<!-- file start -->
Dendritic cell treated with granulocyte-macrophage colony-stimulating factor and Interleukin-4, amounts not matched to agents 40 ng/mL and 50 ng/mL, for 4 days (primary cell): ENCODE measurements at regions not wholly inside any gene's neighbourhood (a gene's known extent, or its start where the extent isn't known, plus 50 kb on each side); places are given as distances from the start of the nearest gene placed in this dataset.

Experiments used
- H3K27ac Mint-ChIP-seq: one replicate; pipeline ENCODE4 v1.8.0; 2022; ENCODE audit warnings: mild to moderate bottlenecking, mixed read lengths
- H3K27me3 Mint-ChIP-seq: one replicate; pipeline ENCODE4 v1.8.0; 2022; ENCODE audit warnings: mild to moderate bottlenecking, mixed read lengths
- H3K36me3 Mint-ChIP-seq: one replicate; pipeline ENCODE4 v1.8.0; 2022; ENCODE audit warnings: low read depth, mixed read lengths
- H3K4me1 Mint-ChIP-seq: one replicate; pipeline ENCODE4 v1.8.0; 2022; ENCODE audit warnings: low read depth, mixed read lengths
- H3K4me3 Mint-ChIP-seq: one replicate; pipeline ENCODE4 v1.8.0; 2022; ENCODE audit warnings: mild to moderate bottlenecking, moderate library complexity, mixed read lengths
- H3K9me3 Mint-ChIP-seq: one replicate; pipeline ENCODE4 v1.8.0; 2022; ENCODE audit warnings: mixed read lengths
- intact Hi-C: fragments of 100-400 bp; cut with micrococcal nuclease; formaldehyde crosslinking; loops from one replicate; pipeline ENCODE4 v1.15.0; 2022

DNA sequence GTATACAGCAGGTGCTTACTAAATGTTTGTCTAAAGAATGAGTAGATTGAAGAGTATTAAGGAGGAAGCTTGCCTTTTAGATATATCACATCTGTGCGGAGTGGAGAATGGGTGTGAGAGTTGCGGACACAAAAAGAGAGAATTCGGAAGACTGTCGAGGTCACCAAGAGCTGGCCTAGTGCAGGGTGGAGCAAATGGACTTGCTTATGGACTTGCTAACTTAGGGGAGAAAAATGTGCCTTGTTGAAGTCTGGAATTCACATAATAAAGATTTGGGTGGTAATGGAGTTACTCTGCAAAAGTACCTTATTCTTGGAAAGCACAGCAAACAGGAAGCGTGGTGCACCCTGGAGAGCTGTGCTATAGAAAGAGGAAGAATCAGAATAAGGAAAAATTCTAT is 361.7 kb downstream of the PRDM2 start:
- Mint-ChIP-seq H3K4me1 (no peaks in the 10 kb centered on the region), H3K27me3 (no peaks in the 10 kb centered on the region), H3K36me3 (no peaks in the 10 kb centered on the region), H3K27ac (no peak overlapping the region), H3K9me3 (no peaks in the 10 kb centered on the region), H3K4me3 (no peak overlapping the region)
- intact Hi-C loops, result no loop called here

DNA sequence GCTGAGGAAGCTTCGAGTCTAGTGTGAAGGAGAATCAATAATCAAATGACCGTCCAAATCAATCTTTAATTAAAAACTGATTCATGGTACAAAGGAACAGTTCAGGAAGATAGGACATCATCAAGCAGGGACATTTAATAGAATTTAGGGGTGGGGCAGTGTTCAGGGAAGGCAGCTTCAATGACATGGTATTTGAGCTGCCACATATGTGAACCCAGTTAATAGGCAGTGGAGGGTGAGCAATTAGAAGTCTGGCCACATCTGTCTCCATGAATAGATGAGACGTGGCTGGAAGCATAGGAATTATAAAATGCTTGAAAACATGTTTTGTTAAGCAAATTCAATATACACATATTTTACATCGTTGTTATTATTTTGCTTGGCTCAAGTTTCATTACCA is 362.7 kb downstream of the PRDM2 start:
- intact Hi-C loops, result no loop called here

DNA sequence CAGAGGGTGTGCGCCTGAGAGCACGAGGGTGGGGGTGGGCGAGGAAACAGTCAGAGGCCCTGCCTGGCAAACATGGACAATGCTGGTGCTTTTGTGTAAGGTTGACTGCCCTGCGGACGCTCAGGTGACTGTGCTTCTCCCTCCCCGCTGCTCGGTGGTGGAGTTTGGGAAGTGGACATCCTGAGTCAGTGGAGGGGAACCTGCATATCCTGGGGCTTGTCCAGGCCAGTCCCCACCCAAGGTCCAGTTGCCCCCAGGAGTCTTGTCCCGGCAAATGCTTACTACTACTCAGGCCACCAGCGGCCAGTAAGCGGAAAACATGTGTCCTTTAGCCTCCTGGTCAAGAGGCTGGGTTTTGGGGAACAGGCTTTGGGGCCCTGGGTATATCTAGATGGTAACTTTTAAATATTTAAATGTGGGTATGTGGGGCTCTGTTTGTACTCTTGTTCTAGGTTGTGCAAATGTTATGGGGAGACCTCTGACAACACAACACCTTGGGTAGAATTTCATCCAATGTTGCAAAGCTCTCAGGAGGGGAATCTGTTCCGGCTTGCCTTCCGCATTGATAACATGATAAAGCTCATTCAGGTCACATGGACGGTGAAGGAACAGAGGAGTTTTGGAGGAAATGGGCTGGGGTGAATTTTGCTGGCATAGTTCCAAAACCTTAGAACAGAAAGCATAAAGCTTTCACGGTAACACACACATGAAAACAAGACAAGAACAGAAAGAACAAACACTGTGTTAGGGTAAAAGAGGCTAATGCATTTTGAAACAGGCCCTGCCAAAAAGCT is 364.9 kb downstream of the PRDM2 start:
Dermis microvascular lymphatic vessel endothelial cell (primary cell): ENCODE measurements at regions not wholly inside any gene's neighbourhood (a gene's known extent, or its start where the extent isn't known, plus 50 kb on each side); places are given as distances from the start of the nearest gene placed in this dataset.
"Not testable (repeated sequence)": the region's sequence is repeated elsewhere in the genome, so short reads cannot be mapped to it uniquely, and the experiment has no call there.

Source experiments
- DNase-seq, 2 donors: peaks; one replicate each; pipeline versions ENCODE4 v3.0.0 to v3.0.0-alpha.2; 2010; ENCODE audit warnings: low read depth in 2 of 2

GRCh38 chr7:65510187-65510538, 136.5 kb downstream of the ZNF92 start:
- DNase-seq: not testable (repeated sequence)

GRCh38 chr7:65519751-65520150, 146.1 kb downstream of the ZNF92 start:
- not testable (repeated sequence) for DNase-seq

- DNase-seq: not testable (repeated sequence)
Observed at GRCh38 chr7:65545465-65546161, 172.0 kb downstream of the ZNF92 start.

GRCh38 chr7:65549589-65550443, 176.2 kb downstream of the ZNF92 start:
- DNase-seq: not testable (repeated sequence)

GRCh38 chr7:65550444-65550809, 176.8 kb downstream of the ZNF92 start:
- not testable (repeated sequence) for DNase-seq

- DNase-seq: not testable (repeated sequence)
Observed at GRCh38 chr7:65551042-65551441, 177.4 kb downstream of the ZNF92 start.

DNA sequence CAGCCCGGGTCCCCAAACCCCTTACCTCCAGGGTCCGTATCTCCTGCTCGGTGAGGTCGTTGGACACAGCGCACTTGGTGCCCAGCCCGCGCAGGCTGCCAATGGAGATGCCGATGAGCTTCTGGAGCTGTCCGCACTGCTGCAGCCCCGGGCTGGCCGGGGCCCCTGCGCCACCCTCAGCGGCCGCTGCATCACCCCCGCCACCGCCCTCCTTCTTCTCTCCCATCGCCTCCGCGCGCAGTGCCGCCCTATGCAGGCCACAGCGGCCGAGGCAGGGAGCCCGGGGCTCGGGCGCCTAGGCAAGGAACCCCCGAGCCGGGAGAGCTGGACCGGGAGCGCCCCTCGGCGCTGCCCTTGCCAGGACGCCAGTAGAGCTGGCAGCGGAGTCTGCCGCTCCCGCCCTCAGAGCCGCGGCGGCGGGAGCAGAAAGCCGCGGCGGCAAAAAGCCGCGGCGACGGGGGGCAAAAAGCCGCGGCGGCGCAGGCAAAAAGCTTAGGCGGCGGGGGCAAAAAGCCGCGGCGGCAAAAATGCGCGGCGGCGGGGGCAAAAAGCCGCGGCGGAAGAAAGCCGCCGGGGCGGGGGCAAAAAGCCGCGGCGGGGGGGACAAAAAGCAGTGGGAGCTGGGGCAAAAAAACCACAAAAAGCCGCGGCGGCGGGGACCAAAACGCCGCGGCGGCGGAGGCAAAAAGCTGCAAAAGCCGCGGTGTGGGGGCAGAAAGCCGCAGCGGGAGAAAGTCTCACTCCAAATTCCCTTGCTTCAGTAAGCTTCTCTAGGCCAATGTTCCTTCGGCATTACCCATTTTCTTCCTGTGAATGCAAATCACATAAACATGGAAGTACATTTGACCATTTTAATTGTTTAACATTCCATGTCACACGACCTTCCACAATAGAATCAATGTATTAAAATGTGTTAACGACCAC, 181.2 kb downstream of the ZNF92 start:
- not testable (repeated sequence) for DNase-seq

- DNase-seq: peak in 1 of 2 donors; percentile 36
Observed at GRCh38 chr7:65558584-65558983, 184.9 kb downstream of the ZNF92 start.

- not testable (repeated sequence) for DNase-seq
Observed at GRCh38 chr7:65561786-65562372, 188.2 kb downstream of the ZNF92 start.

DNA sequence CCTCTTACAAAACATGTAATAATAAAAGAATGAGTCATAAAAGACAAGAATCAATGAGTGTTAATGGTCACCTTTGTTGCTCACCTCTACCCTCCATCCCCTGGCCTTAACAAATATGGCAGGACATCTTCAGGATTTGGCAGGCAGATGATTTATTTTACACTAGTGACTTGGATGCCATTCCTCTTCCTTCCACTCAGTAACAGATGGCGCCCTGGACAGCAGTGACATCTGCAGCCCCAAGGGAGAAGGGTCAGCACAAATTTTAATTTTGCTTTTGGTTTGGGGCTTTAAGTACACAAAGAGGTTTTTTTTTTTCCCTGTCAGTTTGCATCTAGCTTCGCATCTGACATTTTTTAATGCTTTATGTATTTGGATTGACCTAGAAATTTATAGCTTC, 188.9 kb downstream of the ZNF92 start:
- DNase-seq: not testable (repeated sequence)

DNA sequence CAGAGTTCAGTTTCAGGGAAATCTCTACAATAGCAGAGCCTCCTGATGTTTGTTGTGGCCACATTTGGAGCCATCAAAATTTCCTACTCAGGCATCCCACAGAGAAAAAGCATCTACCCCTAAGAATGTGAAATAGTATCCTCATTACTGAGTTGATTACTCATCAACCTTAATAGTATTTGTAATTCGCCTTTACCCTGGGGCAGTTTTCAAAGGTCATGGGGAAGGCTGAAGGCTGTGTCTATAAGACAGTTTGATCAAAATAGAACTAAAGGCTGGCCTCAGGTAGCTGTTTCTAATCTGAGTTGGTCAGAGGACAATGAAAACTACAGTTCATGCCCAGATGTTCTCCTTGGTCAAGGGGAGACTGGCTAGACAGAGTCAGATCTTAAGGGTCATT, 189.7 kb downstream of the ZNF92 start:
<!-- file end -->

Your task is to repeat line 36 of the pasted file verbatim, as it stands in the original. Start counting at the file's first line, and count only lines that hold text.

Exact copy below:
- not testable (repeated sequence) for DNase-seq